Yi Liao (left) and Yanko (right) tell stories with pens. Important feelings are transformed by the act of writing, as words gain weight and emotions find release.

Relying on his many years of experience, Wang—even before fountain pens took off in popularity—could see clearly the way the market was headed. T.Y. Lee, owner of the eponymous pen shop, was a friend, so Wang asked Lee about which kind of fountain pen was most popular. “Piston-filled fountain pens,” responded Lee. Wang borrowed one and within a week of studying it had created a prototype of his own.

At first, many elements had to be improved upon and many obstacles needed to be overcome. Wang went online to peruse forums devoted to fountain pens based in Taiwan, mainland China and the United States, posting illustrations of his designs and inviting comments. He noted that the most vexing aspects of fountain pens for most people were probably leaking ink, evaporating ink, and dried ink. Consequently, TWSBI’s fountain pens have twist-lock caps. Inside each is an airtight seal. This means that no ink leaks from the pens because of changes in atmospheric pressure or humidity. 

When a fountain pen is damaged, you typically must send it back to the manufacturer to be repaired. That’s overly time consuming, says Wang. His pens are designed so that they can easily be taken apart. The parts are standardized. If a part gets broken, the company can send consumers a replacement part to install themselves.


The written word helps bind people together.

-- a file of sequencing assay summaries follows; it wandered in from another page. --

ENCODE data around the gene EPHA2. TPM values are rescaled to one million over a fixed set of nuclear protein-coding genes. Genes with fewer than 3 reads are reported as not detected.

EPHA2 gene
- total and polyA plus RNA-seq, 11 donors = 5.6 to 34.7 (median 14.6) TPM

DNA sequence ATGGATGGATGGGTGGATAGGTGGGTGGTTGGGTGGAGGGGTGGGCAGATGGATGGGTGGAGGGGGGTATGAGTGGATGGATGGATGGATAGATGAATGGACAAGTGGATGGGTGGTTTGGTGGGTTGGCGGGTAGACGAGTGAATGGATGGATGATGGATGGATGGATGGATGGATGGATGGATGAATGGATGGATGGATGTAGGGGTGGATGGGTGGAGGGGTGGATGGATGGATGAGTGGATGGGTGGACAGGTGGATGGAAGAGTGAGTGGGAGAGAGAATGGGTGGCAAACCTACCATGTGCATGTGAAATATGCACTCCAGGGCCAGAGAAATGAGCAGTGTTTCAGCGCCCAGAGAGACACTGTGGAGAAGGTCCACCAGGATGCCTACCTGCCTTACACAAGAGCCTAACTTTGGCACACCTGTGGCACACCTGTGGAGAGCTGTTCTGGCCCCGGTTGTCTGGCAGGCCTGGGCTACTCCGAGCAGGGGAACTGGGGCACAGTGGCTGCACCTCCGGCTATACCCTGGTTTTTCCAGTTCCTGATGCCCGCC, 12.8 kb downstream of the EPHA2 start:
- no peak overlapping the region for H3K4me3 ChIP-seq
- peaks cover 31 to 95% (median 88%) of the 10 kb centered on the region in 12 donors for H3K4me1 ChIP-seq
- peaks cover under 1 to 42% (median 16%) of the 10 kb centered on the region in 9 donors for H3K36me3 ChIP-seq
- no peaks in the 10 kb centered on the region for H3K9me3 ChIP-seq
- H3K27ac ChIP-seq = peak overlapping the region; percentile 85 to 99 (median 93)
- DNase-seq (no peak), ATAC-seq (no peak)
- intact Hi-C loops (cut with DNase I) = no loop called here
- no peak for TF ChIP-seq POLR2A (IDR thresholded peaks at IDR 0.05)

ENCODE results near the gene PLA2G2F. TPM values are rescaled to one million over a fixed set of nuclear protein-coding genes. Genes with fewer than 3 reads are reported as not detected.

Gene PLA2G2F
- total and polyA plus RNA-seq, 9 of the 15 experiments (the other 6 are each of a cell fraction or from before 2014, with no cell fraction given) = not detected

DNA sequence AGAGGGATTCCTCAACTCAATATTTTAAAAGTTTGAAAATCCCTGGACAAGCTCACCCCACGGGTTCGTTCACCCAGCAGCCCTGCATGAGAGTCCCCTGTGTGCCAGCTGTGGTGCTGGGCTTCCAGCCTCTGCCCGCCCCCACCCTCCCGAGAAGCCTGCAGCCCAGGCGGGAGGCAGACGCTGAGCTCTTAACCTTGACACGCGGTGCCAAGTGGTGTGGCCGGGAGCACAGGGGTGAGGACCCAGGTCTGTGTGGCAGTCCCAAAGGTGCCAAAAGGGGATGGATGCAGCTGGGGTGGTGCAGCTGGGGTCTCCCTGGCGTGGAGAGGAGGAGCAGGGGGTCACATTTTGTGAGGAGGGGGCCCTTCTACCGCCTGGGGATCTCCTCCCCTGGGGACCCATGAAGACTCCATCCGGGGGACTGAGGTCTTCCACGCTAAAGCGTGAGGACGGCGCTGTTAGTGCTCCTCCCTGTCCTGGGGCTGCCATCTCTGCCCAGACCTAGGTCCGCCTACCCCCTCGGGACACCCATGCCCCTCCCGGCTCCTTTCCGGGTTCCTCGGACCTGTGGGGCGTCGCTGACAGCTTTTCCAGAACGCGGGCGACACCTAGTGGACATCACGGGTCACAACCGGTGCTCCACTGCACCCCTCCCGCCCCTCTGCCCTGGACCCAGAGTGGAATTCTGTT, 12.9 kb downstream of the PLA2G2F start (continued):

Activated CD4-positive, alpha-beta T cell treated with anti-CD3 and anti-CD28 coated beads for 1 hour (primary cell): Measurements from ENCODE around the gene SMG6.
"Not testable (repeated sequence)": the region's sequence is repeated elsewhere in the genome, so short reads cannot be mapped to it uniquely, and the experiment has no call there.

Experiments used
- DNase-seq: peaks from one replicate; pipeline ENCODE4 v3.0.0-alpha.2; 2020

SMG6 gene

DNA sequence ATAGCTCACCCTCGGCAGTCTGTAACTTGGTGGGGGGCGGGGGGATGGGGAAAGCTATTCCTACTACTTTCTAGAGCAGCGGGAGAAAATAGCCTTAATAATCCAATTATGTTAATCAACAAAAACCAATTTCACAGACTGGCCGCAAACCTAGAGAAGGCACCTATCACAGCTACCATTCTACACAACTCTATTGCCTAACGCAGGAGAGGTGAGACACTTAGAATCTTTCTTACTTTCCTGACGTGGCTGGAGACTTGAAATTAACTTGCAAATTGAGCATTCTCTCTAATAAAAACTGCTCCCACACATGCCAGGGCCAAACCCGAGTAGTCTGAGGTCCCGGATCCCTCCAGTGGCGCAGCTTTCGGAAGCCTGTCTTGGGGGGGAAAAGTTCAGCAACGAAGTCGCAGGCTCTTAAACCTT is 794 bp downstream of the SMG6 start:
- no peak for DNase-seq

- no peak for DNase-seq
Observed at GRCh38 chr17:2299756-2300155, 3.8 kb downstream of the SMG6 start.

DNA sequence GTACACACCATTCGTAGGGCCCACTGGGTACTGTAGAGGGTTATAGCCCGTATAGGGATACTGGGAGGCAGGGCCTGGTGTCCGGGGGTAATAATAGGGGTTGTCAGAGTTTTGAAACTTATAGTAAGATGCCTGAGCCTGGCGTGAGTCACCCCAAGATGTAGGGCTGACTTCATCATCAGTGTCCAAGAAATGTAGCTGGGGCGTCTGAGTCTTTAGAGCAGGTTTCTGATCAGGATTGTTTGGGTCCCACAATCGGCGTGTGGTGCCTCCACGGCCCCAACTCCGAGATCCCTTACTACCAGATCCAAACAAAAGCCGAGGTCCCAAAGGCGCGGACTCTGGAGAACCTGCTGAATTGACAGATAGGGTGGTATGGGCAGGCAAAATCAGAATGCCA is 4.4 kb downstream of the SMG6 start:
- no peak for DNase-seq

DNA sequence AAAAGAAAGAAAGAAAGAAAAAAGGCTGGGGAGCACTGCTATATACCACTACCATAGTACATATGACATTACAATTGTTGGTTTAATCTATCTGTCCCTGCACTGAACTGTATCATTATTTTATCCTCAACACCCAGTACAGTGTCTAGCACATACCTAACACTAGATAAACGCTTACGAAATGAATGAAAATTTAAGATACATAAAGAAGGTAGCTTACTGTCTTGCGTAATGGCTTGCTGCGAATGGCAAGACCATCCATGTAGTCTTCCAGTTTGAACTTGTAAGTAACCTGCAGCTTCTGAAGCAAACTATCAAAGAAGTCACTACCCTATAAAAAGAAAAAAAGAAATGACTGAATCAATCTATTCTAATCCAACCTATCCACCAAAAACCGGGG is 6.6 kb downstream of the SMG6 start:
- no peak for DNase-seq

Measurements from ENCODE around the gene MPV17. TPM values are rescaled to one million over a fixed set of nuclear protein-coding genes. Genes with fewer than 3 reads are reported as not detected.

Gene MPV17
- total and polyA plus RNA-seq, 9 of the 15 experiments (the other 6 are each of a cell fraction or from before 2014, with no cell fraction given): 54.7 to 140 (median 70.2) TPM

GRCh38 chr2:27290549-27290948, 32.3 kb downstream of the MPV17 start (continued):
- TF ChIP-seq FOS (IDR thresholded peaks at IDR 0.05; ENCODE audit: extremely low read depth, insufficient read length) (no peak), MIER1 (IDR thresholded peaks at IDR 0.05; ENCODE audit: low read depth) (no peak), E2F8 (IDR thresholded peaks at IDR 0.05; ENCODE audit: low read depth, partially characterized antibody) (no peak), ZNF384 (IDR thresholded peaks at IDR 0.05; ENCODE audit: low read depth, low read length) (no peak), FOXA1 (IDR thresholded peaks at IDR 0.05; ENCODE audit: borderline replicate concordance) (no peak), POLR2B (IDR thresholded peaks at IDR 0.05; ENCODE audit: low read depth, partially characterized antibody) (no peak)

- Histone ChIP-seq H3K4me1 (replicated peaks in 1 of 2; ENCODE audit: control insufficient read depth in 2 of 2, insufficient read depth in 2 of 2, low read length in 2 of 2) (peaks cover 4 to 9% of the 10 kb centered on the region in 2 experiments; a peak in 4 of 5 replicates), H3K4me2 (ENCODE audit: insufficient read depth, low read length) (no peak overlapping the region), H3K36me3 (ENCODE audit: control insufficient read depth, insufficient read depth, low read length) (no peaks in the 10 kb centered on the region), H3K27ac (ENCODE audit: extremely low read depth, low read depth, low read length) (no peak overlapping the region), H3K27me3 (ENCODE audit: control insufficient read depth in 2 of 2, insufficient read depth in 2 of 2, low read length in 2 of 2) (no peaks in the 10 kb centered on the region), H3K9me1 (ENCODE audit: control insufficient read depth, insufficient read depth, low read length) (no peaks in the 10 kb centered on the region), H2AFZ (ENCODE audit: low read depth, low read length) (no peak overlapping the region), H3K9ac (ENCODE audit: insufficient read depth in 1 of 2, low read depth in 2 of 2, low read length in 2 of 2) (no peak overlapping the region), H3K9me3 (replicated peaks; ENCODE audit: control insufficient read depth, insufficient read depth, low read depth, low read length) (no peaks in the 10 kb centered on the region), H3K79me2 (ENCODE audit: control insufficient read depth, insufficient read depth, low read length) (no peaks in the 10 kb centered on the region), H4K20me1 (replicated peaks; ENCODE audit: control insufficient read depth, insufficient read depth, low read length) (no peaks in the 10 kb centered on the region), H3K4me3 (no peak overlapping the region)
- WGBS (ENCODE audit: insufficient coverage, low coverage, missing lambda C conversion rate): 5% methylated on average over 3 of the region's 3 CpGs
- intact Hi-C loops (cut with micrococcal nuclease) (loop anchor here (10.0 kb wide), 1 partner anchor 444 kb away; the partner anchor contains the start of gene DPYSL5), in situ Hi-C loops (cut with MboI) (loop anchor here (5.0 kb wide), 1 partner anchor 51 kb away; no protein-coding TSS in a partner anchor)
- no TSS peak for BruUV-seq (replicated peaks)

The only part not made in house is the nib, which Wang gets from a German firm. Every time a shipment of nibs come in, each one is dipped in ink and tested for how it writes before being polished. After being cleaned, it is then installed on a new pen. “At our price point, no other manufacturer takes such pains to ensure that there will be no issues when a pen gets into a consumer’s hands.”

Wang also handles his own marketing. In the early years he often discussed TWSBI fountain pens with consumers on Internet forums, which created exposure for the brand. When foreign consumers from time to time posted “unboxings” of TWSBI fountain pens on Youtube, that helped too, as did the special area on the Fountain Pen Network website devoted to discussion of TWSBI pens. TWSBI takes consumers’ opinions on FPN and elsewhere seriously and incorporated netizens’ feedback into the design of its Diamond 530 pen, which won a German Red Dot design award in 2010.

From being a king of industrial processing and OEM work, Wang has come a long way. He is quite happy with his own product. “I’ve shown determination to manufacture good pens,” he says with satisfaction.


“The weight of words” is ystudio’s design credo.

The art of calligraphy

A calligrapher grips an old fountain pen over a sheet of paper placed askew on a desk. The pen’s nib moves in circles as it makes a series of curving lines on the page. As the pressure varies, so does the thickness of the line. From the pen flow all manner of beautiful motifs. Char­ling ­Chung, who runs the Calligraphy01 Facebook page, first shared some videos of her writing English round-hand calligraphy three or four years ago. Currently, the page has more than 90,000 fans. After seven years of studying Western calligraphy, she hasn’t lost any of her joy in the pursuit. 

With a background in music and design, ­Chung recalls how she was originally attracted to the romantic qualities of calligraphic script. It was only after assidu­ously studying the art that she discovered the strict principles governing it. Calligraphers must abide by rules of proper proportion and so forth. Once those become familiar, they can then add ornamentation.

At first, she shared videos on the Internet showing how to create different calligraphic scripts. In them, she unselfishly divulges tips she gained from self-study. Watching her apply her italic, gothic and round-hand scripts to products such as glassware, clothes, leather goods, and plastic bottles is quite therapeutic, and many of the videos have had more than 10,000 views.